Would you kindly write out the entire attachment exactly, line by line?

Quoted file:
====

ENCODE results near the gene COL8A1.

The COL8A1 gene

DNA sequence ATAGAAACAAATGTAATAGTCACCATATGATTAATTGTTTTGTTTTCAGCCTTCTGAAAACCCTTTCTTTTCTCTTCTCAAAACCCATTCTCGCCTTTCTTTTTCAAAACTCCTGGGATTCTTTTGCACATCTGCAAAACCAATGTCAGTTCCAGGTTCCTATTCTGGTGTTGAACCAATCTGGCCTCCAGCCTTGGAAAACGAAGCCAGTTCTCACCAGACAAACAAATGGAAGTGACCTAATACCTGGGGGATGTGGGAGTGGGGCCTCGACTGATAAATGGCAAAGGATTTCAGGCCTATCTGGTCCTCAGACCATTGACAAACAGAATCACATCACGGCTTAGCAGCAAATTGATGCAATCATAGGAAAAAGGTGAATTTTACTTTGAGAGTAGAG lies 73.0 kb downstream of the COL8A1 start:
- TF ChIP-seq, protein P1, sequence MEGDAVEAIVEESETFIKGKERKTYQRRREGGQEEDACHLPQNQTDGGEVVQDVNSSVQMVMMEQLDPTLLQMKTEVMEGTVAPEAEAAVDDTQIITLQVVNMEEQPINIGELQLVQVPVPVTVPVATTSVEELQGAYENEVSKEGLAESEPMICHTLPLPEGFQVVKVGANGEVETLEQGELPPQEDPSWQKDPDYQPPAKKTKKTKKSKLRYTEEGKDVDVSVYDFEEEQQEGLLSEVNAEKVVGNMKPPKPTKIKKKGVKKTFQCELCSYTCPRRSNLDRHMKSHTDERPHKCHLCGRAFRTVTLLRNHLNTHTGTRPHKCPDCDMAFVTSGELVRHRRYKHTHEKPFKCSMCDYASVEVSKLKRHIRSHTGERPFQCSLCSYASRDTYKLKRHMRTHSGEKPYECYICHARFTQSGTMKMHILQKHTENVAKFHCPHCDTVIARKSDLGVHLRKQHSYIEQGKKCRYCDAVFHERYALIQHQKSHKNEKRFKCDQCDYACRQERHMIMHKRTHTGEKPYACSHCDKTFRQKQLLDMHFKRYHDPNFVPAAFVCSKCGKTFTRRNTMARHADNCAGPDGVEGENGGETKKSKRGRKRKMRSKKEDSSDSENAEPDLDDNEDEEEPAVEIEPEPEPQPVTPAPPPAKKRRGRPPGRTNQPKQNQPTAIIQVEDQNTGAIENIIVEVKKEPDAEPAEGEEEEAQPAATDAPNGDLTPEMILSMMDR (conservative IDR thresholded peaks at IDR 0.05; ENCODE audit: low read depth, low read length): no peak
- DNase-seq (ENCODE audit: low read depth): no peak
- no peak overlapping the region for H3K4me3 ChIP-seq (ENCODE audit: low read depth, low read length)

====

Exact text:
ENCODE results near the gene COL8A1.

The COL8A1 gene

DNA sequence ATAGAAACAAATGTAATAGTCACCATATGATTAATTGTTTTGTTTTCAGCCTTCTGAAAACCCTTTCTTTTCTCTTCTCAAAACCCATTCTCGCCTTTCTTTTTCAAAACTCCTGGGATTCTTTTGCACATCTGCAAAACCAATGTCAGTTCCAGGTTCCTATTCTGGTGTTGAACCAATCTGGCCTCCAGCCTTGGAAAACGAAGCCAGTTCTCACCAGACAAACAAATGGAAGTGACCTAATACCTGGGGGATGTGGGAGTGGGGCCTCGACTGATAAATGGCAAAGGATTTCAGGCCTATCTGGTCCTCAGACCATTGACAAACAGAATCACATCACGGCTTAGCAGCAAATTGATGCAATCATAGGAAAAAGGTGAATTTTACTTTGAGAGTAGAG lies 73.0 kb downstream of the COL8A1 start:
- TF ChIP-seq, protein P1, sequence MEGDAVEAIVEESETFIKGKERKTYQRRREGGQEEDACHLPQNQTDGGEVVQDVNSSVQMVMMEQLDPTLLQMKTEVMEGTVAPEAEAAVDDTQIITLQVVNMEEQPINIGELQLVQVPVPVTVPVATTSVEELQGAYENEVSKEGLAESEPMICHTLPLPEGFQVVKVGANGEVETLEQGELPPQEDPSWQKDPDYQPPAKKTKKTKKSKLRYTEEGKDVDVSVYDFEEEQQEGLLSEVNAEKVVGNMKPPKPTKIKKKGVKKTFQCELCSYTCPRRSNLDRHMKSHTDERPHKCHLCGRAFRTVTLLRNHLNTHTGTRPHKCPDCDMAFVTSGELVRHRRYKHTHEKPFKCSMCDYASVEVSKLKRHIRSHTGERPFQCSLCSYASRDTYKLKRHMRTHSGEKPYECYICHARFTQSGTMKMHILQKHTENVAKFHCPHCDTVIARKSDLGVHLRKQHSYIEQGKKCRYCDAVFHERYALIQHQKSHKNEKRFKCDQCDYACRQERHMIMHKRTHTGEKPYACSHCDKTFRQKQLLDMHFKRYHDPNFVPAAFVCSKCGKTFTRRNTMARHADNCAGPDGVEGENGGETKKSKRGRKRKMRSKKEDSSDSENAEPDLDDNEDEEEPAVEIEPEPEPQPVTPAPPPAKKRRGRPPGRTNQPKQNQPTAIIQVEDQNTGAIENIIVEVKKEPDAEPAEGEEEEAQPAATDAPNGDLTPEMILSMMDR (conservative IDR thresholded peaks at IDR 0.05; ENCODE audit: low read depth, low read length): no peak
- DNase-seq (ENCODE audit: low read depth): no peak
- no peak overlapping the region for H3K4me3 ChIP-seq (ENCODE audit: low read depth, low read length)